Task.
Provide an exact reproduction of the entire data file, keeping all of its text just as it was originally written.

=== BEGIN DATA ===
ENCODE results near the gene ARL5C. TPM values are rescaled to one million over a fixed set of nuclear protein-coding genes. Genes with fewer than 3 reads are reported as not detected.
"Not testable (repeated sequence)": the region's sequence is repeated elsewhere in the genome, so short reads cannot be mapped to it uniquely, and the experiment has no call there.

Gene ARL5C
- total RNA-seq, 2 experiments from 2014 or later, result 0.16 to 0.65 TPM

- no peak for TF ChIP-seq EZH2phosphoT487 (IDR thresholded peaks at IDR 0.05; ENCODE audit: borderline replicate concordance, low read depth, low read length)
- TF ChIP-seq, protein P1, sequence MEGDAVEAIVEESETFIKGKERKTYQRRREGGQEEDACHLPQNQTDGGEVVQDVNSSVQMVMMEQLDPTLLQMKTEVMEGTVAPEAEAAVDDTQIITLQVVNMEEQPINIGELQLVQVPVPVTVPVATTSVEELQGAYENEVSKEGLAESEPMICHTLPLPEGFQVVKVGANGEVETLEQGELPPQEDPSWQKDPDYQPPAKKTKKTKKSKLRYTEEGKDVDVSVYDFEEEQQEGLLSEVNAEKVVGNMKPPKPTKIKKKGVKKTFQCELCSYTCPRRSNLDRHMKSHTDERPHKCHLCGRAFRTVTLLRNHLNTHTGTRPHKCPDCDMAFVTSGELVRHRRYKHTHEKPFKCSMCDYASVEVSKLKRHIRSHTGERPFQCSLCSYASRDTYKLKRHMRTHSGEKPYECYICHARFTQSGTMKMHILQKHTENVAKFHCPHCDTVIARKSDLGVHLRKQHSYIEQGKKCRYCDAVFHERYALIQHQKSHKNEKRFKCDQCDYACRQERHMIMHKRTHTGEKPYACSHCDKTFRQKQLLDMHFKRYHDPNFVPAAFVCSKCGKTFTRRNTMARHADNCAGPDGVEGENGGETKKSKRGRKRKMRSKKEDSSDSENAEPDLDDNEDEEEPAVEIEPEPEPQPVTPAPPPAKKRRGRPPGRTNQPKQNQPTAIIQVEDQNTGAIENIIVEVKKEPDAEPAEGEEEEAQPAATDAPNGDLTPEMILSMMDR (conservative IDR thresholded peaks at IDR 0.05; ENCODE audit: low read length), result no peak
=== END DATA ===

ENCODE results near the gene ARL5C. TPM values are rescaled to one million over a fixed set of nuclear protein-coding genes. Genes with fewer than 3 reads are reported as not detected.
"Not testable (repeated sequence)": the region's sequence is repeated elsewhere in the genome, so short reads cannot be mapped to it uniquely, and the experiment has no call there.

Gene ARL5C
- total RNA-seq, 2 experiments from 2014 or later, result 0.16 to 0.65 TPM

- no peak for TF ChIP-seq EZH2phosphoT487 (IDR thresholded peaks at IDR 0.05; ENCODE audit: borderline replicate concordance, low read depth, low read length)
- TF ChIP-seq, protein P1, sequence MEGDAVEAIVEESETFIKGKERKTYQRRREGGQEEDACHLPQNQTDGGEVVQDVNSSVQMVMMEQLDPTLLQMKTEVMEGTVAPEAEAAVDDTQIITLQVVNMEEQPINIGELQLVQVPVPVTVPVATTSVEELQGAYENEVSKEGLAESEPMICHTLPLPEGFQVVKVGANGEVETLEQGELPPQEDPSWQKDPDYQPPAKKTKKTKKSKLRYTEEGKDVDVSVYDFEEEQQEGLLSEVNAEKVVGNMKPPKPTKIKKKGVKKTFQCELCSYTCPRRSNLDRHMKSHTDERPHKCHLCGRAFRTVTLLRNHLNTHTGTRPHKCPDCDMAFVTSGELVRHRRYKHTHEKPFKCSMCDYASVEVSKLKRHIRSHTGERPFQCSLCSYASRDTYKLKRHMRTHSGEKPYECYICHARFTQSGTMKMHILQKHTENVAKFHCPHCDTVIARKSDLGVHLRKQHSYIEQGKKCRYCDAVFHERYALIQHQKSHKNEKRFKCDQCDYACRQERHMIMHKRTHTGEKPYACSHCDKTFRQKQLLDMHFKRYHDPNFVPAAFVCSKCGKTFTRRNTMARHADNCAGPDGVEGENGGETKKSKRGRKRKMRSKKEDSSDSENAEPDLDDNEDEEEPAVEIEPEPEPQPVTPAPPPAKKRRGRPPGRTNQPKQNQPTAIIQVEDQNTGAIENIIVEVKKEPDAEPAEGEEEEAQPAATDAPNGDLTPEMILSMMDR (conservative IDR thresholded peaks at IDR 0.05; ENCODE audit: low read length), result no peak